OPINION: Imaginative solutions needed to stimulate economic and cultural renaissance
It has created a state of paralysis with the temporary closure of many firms, a virtual cessation of activity in our hospitality sector, the widespread cancellation of events and our normally thriving cultural scene now lies dormant.
Many challenges exist and they must be confronted. There are challenges around sustaining our cultural calendar in this new era of social distancing. There are challenges around attracting tourists given the current uncertainty around international travel. There are the obvious financial challenges that face all councils across the North. And the twin perils of Brexit and Covid present further complex challenges for our business sector.
Government must develop imaginative solutions to these challenges that will recharge our economy and stimulate a renaissance in our cultural sector as we gradually come out of lockdown. Cultural organisations and businesses must be supported as we enter the recovery phase and adapt to the new normal.
But there are also opportunities. We have financial commitments from Stormont and Westminster that government money will travel west in the form of the City Deal and Inclusive Future Fund. With that money comes the opportunity to develop a more vibrant economy, to attract investors and to create higher paid jobs.
This financial commitment exists and has been well publicised. But we now need to see action. We need delivery on the medical school and we need delivery on Magee expansion - but there’s much more than that.
There are opportunities around the largely vacant Fort George site. There are opportunities around the underdeveloped Ebrington Square. There are opportunities around the long overdue Maritime Museum. And there are opportunities around reimagining our riverfront, including the redevelopment of Harbour Square and the delivery of the long awaited Factory Girls sculpture. All of these projects have one thing in common - government support is required to make them a reality.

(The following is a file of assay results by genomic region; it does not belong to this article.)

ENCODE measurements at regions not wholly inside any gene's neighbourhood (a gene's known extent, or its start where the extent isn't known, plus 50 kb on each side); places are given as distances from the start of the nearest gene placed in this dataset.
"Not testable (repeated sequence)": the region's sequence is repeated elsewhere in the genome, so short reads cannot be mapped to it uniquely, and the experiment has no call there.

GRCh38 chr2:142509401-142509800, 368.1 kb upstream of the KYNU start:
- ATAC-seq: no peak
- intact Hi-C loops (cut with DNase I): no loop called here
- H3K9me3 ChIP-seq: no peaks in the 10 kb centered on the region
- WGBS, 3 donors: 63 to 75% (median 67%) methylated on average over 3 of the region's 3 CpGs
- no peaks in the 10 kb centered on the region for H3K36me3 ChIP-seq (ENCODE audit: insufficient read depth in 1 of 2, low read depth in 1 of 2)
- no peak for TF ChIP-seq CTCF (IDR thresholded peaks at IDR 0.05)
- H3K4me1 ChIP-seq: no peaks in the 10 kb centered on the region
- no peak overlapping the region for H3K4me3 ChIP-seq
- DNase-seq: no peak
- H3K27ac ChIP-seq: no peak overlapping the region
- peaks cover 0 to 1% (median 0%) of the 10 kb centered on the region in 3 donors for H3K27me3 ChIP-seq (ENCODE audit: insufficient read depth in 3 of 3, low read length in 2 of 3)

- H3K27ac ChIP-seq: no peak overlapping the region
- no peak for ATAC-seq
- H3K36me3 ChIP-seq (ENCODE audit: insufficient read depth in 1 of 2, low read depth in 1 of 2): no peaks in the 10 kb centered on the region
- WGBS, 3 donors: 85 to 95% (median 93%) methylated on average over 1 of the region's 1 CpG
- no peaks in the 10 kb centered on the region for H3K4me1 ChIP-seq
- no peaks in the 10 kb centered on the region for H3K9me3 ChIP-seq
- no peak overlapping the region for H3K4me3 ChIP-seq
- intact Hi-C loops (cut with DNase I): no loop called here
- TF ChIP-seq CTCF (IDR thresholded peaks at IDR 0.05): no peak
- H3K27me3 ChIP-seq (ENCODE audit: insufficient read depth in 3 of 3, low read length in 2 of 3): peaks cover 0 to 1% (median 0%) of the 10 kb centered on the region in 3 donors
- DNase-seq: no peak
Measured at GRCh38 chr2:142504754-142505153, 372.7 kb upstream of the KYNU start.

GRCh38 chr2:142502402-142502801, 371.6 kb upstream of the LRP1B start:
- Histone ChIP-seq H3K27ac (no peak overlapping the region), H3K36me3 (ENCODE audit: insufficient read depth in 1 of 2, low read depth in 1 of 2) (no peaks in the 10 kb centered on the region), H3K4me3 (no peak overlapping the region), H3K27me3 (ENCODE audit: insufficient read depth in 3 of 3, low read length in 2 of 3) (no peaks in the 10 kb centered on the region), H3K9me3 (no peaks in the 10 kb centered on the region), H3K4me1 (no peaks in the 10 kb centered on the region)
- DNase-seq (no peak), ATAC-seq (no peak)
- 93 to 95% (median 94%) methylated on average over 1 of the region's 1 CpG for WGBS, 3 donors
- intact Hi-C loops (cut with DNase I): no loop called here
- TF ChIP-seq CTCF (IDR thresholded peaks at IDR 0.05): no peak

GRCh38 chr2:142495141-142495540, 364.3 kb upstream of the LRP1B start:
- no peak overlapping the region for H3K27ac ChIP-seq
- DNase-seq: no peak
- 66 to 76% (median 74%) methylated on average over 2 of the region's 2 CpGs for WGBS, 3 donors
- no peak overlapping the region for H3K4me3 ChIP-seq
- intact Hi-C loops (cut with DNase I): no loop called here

Government must support projects in this area, but it also must support us in terms of policy. We need a major shift in government policy that directs resources to areas that need it most. And we need a major shift in government policy that moves away from targets for Northern Ireland to sub-regional targets.
Invest NI was given a job creation target in 2017 of creating 40,000 jobs by 2021. The absurdity of the current policy means that 40,000 jobs could be created in Belfast and zero in Derry and Invest NI would still meet its target. That needs to change.
In February, we invited the Economy Minister to come to Council to tell us what she will do differently to make life better for the people of this city and district. In April, we received a response which said it wasn’t possible to progress a response.
I fully understand the difficulties that all government departments are facing in terms of Covid, but our plight cannot be ignored. The minister must attend, she must demonstrate a commitment to the North West.
There must be a change of approach. Economic support for Derry and the wider North West has always been a bone of contention and it will continue to be until government lives up to its responsibilities.
In the meantime, Council has written again requesting an audience with the minister and we await a favourable response.